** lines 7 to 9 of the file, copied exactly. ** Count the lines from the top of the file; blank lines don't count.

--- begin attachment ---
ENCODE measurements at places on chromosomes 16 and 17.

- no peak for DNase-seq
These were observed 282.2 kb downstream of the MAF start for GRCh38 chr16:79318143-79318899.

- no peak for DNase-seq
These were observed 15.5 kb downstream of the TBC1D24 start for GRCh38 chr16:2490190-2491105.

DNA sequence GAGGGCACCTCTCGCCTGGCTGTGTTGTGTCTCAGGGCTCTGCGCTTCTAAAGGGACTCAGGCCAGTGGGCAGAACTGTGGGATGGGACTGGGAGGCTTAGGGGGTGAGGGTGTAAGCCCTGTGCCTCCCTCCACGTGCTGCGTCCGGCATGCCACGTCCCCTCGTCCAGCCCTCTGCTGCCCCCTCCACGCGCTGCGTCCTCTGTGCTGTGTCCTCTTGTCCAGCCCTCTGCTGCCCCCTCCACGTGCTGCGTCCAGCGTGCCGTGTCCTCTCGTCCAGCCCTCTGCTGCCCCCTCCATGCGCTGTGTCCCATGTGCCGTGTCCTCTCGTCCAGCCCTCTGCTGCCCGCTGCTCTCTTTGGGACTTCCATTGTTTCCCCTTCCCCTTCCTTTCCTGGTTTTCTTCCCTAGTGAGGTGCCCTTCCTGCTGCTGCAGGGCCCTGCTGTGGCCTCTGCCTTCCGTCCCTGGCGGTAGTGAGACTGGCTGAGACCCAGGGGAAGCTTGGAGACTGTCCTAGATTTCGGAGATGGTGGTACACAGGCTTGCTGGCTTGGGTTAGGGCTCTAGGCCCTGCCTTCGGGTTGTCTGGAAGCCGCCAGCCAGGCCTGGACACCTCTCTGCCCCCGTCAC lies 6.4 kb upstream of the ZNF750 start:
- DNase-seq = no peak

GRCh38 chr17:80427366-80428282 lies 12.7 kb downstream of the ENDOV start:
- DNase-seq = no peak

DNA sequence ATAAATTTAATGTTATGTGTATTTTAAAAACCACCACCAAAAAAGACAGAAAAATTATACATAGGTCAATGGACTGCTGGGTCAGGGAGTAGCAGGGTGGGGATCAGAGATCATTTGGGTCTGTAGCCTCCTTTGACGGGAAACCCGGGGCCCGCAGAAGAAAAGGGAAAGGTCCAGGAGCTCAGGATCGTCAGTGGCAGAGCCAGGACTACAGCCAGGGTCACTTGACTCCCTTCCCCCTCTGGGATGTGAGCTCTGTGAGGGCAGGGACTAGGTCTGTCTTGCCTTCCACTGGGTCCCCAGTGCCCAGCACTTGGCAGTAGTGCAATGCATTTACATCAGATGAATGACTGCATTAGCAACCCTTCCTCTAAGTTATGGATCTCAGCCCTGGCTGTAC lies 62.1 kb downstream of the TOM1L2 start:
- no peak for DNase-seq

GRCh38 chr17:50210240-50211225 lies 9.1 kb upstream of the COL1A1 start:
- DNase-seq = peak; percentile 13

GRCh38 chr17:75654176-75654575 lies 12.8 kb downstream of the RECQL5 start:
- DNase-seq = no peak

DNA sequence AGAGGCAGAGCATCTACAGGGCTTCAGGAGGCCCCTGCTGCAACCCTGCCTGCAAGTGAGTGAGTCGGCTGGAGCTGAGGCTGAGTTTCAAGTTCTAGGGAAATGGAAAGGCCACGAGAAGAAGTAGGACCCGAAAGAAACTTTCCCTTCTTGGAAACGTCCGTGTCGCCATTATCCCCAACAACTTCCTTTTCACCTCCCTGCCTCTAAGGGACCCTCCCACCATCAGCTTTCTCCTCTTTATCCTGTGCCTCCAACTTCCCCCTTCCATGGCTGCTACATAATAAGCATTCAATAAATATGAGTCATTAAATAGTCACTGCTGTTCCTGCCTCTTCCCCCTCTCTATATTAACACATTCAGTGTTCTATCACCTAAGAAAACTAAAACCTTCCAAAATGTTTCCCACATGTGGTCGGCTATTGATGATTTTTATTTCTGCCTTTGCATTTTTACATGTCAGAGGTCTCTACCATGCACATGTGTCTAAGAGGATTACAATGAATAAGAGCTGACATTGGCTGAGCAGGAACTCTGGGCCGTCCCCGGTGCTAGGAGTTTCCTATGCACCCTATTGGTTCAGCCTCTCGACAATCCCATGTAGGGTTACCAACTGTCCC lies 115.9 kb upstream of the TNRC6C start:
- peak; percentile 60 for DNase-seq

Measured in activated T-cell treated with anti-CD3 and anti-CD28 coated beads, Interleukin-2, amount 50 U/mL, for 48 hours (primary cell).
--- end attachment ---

- DNase-seq = no peak

GRCh38 chr17:80427366-80428282 lies 12.7 kb downstream of the ENDOV start:
- DNase-seq = no peak